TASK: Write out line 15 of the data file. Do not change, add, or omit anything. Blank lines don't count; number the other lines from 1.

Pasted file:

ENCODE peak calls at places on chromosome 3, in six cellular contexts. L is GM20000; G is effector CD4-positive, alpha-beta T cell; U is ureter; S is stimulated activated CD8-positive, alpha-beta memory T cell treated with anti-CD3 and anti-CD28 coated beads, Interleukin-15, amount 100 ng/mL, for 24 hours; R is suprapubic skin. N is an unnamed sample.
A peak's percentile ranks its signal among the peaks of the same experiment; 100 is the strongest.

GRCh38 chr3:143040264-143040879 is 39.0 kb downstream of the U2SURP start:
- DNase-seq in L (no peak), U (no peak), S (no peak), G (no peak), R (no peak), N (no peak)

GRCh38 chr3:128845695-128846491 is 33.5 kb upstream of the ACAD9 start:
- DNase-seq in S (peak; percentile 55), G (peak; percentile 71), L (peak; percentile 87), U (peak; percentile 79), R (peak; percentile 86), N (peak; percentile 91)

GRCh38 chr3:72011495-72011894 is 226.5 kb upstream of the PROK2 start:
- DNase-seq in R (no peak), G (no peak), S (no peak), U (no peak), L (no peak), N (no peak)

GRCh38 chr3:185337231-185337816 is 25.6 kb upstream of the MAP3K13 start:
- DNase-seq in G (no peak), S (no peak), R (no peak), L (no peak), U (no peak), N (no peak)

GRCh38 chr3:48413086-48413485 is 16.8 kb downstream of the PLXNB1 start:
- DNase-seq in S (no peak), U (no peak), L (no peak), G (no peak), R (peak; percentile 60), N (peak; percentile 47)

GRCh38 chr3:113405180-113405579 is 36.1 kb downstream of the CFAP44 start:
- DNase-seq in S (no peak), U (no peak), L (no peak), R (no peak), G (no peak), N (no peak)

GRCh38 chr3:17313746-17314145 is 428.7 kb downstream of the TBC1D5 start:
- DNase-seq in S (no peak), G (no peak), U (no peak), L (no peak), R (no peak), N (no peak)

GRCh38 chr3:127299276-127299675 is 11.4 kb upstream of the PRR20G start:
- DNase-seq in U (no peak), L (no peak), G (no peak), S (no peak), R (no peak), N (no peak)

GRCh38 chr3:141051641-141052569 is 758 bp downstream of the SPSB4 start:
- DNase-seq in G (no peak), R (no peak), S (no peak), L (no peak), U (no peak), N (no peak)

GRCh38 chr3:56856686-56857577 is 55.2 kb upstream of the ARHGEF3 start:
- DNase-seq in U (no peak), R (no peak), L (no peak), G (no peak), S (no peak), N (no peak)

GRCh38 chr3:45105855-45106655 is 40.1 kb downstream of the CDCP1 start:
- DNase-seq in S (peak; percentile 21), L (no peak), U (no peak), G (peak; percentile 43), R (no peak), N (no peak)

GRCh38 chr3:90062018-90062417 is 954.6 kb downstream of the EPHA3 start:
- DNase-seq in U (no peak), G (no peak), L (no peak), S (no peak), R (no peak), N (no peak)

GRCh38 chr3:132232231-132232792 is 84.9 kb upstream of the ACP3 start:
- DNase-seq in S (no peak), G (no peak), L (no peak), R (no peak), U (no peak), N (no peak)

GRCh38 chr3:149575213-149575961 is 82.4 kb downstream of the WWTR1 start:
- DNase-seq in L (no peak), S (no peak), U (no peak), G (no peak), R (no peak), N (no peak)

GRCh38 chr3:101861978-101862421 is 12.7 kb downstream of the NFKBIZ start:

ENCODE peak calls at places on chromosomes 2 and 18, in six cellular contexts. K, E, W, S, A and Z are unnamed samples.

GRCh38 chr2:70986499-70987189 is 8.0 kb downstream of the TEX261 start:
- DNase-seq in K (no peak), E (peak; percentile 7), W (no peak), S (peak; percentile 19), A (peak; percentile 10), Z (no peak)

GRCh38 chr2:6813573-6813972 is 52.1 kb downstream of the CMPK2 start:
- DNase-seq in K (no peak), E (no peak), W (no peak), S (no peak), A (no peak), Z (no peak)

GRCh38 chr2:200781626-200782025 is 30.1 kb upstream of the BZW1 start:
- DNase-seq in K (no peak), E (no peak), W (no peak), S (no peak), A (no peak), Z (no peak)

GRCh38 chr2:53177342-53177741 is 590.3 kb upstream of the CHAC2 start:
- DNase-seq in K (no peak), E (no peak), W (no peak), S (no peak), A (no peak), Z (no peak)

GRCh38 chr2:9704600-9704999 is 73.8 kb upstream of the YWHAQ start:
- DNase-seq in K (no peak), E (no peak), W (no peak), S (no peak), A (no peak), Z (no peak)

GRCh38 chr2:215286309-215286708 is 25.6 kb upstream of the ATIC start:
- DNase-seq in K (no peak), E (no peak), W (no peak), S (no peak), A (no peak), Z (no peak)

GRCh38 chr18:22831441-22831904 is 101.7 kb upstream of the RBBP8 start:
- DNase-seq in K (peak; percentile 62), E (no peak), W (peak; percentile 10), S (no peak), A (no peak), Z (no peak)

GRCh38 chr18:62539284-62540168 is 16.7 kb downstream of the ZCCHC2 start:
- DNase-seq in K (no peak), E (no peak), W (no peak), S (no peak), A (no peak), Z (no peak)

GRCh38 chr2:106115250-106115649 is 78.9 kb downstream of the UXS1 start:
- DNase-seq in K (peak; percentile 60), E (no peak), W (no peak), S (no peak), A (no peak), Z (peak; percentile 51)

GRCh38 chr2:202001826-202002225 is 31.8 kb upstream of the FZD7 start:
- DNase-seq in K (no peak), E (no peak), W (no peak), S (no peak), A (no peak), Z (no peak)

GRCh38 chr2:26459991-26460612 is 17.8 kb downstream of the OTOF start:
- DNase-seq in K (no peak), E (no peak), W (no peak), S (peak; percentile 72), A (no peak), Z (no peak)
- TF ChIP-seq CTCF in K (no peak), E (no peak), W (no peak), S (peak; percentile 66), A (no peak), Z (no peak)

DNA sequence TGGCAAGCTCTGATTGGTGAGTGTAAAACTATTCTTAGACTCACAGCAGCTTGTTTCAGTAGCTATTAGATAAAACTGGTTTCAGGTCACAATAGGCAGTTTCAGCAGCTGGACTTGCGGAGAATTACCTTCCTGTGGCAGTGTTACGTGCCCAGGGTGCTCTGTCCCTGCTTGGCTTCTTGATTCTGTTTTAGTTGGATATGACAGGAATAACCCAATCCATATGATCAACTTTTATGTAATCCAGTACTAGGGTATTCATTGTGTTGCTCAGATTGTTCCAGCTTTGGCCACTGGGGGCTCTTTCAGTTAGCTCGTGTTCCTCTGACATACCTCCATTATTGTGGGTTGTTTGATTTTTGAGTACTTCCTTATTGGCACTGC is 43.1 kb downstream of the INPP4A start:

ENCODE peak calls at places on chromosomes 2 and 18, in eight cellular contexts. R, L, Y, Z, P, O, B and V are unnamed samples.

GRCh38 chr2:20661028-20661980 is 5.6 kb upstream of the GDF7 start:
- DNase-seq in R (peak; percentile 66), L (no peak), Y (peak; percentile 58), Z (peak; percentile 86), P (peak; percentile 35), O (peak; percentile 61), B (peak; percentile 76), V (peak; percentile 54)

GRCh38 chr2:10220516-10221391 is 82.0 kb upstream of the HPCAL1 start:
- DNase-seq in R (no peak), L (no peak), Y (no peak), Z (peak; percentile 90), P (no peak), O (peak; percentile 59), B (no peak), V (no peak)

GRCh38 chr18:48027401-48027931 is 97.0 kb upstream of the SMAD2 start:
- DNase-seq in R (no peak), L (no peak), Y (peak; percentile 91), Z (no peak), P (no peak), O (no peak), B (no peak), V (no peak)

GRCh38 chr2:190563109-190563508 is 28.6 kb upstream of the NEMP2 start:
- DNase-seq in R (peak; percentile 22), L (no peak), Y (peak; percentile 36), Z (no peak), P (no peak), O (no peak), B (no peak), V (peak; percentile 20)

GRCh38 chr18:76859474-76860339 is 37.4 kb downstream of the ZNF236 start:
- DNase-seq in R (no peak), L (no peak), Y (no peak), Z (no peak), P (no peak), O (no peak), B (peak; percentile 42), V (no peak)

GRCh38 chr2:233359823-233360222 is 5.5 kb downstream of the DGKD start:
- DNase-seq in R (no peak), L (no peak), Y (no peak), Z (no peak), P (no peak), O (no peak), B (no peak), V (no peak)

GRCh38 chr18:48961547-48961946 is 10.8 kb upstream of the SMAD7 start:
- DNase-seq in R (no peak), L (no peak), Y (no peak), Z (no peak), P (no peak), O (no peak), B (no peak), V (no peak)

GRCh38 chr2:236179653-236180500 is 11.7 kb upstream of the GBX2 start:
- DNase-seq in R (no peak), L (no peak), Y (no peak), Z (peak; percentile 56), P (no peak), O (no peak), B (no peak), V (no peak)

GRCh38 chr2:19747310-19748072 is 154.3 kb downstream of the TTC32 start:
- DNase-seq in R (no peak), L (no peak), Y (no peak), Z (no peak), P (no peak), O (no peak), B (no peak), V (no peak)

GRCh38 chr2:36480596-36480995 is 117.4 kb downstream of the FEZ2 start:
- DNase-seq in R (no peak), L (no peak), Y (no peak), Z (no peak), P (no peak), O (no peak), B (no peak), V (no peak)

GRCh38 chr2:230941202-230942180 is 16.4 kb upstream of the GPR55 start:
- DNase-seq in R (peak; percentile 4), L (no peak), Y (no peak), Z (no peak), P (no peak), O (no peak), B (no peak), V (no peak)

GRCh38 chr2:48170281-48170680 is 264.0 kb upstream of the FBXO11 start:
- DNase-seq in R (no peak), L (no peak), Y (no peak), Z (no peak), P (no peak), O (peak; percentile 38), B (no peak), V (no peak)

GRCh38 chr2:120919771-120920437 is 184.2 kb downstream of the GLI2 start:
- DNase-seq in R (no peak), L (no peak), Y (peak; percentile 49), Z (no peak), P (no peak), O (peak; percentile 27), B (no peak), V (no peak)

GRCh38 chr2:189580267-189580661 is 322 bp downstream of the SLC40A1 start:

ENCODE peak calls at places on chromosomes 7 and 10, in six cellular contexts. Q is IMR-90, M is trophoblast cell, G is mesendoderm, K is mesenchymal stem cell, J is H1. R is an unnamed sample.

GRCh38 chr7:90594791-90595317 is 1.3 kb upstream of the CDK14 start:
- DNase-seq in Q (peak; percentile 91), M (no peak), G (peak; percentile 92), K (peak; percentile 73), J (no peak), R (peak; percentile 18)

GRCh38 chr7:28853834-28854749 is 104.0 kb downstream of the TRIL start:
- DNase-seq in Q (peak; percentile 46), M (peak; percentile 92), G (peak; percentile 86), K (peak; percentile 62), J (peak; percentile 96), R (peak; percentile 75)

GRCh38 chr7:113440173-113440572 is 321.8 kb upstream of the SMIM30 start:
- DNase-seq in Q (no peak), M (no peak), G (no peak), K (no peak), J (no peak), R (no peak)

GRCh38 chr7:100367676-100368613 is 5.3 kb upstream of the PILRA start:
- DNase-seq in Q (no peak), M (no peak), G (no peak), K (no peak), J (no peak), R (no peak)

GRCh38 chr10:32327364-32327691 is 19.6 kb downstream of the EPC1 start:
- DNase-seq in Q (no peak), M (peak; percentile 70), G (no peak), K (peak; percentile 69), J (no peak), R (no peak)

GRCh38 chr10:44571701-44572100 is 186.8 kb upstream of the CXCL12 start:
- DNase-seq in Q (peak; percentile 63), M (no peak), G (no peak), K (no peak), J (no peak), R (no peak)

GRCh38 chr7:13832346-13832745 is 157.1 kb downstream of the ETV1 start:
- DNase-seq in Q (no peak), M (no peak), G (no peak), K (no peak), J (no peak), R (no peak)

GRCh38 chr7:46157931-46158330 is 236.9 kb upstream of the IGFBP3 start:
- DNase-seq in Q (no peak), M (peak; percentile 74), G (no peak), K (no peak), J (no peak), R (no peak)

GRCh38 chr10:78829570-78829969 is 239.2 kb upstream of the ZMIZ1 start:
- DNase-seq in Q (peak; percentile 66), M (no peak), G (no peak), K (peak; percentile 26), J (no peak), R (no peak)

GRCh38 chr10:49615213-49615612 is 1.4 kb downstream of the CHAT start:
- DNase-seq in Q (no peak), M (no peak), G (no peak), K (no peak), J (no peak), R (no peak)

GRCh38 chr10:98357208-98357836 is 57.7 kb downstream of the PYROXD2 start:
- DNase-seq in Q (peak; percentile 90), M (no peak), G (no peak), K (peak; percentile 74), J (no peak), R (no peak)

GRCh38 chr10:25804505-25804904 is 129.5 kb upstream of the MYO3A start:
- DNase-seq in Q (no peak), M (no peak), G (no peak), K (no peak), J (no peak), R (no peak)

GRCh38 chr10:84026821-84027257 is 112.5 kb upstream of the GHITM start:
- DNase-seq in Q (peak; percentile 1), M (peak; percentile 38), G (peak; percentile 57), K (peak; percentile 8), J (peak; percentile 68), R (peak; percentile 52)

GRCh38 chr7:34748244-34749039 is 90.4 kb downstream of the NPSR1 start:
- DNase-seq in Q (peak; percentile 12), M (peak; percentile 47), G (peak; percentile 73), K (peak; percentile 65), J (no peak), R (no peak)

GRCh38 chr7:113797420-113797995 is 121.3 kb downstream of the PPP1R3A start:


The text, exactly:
GRCh38 chr3:17313746-17314145 is 428.7 kb downstream of the TBC1D5 start: